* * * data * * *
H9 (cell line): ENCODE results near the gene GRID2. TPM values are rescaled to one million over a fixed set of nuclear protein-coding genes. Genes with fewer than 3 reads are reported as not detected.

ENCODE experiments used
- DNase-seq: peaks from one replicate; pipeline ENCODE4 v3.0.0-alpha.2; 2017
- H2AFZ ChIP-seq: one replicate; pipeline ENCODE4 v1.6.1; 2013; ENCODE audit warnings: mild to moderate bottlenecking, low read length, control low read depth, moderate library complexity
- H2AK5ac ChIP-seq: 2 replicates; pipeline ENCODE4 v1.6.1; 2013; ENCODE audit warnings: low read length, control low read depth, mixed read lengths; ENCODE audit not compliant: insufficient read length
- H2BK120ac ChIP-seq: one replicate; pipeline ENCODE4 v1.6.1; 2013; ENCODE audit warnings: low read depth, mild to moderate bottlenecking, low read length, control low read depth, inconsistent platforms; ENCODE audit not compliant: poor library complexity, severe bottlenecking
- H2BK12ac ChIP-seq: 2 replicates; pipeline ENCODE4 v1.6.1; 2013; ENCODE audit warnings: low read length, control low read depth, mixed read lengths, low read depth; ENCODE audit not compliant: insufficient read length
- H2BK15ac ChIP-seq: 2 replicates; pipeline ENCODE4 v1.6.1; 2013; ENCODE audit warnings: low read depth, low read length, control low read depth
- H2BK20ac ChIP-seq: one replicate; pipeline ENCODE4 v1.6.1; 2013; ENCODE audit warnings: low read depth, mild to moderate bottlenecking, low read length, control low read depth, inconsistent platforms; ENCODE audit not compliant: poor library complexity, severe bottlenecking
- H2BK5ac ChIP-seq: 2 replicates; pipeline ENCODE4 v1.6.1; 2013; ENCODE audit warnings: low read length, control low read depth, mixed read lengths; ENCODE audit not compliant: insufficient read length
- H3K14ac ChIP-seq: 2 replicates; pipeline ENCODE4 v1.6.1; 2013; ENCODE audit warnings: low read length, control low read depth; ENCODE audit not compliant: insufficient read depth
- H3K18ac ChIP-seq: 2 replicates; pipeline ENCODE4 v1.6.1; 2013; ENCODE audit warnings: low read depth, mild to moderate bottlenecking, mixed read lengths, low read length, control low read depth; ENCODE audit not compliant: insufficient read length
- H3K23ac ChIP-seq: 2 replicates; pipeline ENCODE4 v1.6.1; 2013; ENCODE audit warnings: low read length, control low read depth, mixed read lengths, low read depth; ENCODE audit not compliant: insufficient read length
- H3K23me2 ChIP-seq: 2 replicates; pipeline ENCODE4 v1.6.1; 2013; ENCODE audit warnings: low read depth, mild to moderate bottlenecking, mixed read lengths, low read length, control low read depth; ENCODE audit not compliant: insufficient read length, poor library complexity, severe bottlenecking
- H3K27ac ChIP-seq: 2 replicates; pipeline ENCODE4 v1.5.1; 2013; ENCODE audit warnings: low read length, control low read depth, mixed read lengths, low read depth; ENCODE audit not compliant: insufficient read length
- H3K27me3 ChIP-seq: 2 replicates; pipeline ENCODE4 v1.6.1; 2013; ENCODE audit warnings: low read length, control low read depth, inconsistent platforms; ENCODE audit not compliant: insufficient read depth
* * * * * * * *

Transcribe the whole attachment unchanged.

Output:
H9 (cell line): ENCODE results near the gene GRID2. TPM values are rescaled to one million over a fixed set of nuclear protein-coding genes. Genes with fewer than 3 reads are reported as not detected.

ENCODE experiments used
- DNase-seq: peaks from one replicate; pipeline ENCODE4 v3.0.0-alpha.2; 2017
- H2AFZ ChIP-seq: one replicate; pipeline ENCODE4 v1.6.1; 2013; ENCODE audit warnings: mild to moderate bottlenecking, low read length, control low read depth, moderate library complexity
- H2AK5ac ChIP-seq: 2 replicates; pipeline ENCODE4 v1.6.1; 2013; ENCODE audit warnings: low read length, control low read depth, mixed read lengths; ENCODE audit not compliant: insufficient read length
- H2BK120ac ChIP-seq: one replicate; pipeline ENCODE4 v1.6.1; 2013; ENCODE audit warnings: low read depth, mild to moderate bottlenecking, low read length, control low read depth, inconsistent platforms; ENCODE audit not compliant: poor library complexity, severe bottlenecking
- H2BK12ac ChIP-seq: 2 replicates; pipeline ENCODE4 v1.6.1; 2013; ENCODE audit warnings: low read length, control low read depth, mixed read lengths, low read depth; ENCODE audit not compliant: insufficient read length
- H2BK15ac ChIP-seq: 2 replicates; pipeline ENCODE4 v1.6.1; 2013; ENCODE audit warnings: low read depth, low read length, control low read depth
- H2BK20ac ChIP-seq: one replicate; pipeline ENCODE4 v1.6.1; 2013; ENCODE audit warnings: low read depth, mild to moderate bottlenecking, low read length, control low read depth, inconsistent platforms; ENCODE audit not compliant: poor library complexity, severe bottlenecking
- H2BK5ac ChIP-seq: 2 replicates; pipeline ENCODE4 v1.6.1; 2013; ENCODE audit warnings: low read length, control low read depth, mixed read lengths; ENCODE audit not compliant: insufficient read length
- H3K14ac ChIP-seq: 2 replicates; pipeline ENCODE4 v1.6.1; 2013; ENCODE audit warnings: low read length, control low read depth; ENCODE audit not compliant: insufficient read depth
- H3K18ac ChIP-seq: 2 replicates; pipeline ENCODE4 v1.6.1; 2013; ENCODE audit warnings: low read depth, mild to moderate bottlenecking, mixed read lengths, low read length, control low read depth; ENCODE audit not compliant: insufficient read length
- H3K23ac ChIP-seq: 2 replicates; pipeline ENCODE4 v1.6.1; 2013; ENCODE audit warnings: low read length, control low read depth, mixed read lengths, low read depth; ENCODE audit not compliant: insufficient read length
- H3K23me2 ChIP-seq: 2 replicates; pipeline ENCODE4 v1.6.1; 2013; ENCODE audit warnings: low read depth, mild to moderate bottlenecking, mixed read lengths, low read length, control low read depth; ENCODE audit not compliant: insufficient read length, poor library complexity, severe bottlenecking
- H3K27ac ChIP-seq: 2 replicates; pipeline ENCODE4 v1.5.1; 2013; ENCODE audit warnings: low read length, control low read depth, mixed read lengths, low read depth; ENCODE audit not compliant: insufficient read length
- H3K27me3 ChIP-seq: 2 replicates; pipeline ENCODE4 v1.6.1; 2013; ENCODE audit warnings: low read length, control low read depth, inconsistent platforms; ENCODE audit not compliant: insufficient read depth